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(Speech of Charles Dudley Warner at the “Whittier Dinner" in celebration of the poet's seventieth birthday and the twentieth birthday of “The Atlantic Monthly,” given by the publishers, Messrs. Houghton, Mifflin & Co., at Boston, Mass., December 17, 1877.)

MR. CHAIRMAN-It is impossible to express my gratitude to you for calling on me. There is but one pleasure in life equal to that of being called on to make an afterdinner speech, and that is not being called on. It is such an enjoyment to sit through the courses with this prospect like a ten-pound weight on your digestive organs! If it were ever possible to refuse anything in this world, except by the concurrence of the three branches of government—the executive, the obstructive, and the destructive, I believe they are called-I should hope that we might some time have our speeches first, so that we could eat our dinner without fear or favor.

I suppose, however, that I am called up not to grumble, but to say that the establishment of “The Atlantic Monthly was an era in literature. I say it cheerfully. I believe, nevertheless, it was not the first era of the sort. The sanguine generations have been indulging in them all along; and as

eras ” they are apt to flat out, or, as the editor of the “ Atlantic ” would say, they “peter out.” But the establishment of the “Atlantic” was the expression of a genuine literary movement. That movement is the most interesting because it was the most fruitful in our history. It was nicknamed transcendentalism. It was, in fact, a recurrence to realism. They who were sitting in Boston saw a great light. The beauty of this new realism was that it

required imagination, as it always does, to see truth. That was the charm of the Teufelsdröckh philosophy; it was also poetry. Mr. Emerson puts it in a plirase—the poet is the Seer. Most of you recall the intellectual stir of that time. Mr. Carlyle had spread the German world to us. Mr. Emerson lighted his torch. The horizon of English literature was broken, and it was not necessary any longer to imitate English models. Criticism began to assert itself. Mr. Lowell launched that audacious “ Fable for Critics”-a lusty colt, rejoicing in his yqung energy, had broken into the old-fashioned garden, aild unceremoniously trampled about among the rows of box, the beds of pinks and sweetwilliams, and mullen seed. I remember how all this excited the imagination of the college where I was. It was what that great navigator who made the "swellings from the Atlantic " called “a fresh-water college.” Everybody read “Sartor Resartus." The best writer in college wrote exactly like Carlyle—why, it was the universal opinion—without Carlyle's obscurity! The rest of them wrote like Jean Paul Richter and like Emerson, and like Longfellow, and like Ossian. The poems of our genius you couldn't tell from Ossian. I believe it turned out that they were Ossian's. [Laughter.] Something was evidently about to happen. When this tumult had a little settled the “Atlantic” arose serenely out of Boston Bay—a consummation and a star of promise as well.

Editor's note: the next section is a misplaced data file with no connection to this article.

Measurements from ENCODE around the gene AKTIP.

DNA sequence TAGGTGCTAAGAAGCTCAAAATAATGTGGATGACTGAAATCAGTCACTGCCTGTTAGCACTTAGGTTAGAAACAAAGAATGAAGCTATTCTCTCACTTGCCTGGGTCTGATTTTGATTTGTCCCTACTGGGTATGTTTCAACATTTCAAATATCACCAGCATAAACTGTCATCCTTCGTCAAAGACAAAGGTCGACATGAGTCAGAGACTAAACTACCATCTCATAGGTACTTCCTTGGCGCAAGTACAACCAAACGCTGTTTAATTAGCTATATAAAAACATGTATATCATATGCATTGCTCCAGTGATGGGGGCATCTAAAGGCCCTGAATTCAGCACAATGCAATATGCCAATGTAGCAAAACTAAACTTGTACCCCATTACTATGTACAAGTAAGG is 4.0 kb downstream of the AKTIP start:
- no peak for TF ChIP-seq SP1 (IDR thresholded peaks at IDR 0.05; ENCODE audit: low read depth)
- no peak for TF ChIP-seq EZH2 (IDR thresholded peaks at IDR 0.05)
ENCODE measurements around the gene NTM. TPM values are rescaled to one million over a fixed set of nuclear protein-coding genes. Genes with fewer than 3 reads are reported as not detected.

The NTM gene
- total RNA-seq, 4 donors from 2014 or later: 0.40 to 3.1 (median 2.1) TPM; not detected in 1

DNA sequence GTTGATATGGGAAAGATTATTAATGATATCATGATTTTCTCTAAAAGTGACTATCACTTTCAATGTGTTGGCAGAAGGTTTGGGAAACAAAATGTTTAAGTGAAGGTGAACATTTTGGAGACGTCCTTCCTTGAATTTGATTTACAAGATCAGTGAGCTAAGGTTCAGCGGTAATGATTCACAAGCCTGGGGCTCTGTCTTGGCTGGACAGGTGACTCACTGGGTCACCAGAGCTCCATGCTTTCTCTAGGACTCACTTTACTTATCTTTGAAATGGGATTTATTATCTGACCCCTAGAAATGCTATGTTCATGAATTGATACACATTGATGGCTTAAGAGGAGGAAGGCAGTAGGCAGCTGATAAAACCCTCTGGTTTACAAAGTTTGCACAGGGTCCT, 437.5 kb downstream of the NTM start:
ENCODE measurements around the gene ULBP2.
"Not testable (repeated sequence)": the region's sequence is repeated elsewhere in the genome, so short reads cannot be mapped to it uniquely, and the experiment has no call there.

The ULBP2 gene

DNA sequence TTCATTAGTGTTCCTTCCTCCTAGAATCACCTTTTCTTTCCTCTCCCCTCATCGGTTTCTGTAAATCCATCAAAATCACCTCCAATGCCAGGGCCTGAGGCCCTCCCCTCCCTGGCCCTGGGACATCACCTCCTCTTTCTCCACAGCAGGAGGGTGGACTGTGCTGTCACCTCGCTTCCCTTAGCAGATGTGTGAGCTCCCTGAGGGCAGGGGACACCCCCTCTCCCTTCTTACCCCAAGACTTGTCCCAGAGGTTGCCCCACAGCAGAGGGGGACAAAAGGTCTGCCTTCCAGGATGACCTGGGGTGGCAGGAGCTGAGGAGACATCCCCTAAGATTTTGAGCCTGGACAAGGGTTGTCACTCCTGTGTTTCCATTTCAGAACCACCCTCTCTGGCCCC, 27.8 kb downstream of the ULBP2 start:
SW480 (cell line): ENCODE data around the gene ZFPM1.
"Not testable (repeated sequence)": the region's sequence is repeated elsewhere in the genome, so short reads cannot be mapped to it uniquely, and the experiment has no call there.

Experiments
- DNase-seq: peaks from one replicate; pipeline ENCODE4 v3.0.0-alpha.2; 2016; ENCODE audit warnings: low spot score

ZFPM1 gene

The promise has been abundantly fulfilled. The magazine has had its fair share in the total revolution of the character of American literature-I mean the revolution out of the sentimental period; for the truth of this I might appeal to the present audience, but for the well-known fact that writers of books never read any except those they make themselves. [Laughter.] I distinctly remember the page in that first “ Atlantic "that began with—" If the red slayer thinks he slays—" a famous poem, that immediately became the target of all the small wits of the country, and went in with the “ Opinions," paragraphs of that Autocratic talk, which speedily broke the bounds of the “ Atlantic,” and the Pacific as well, and went round the world. [Applause.)

Yes, the “ Atlantic” has had its triumphs of all sorts.

The Government even was jealous of its power. It repeatedly tried to banish one of its editors, and finally did send him off to the court of Madrid [James Russell Lowell]. And I am told that the present editor (William Dean Howells] might have been snatched away from it, but for his good fortune in being legally connected with a person who is distantly related to a very high personage who was at that time reforming the civil service.

Mr. Chairman, there is no reason why I should not ramble on in this way all night; but then, there is no reason why I should. There is only one thing more that I desire to note, and that is, that during the existence of the “Atlantic," American authors have become very nearly emancipated from fear or dependence on English criticisms. In comparison with former days they care now very little what London says. This is an acknowledged fact. Whether it is the result of a sturdy growth at home or of a visible deterioration of the quality of the criticism—a want of the discriminating faculty—the Contributors' Club can, no doubt, point out.

[In conclusion, Mr. Warner paid a brief but eloquent tribute to the Quaker poet.]

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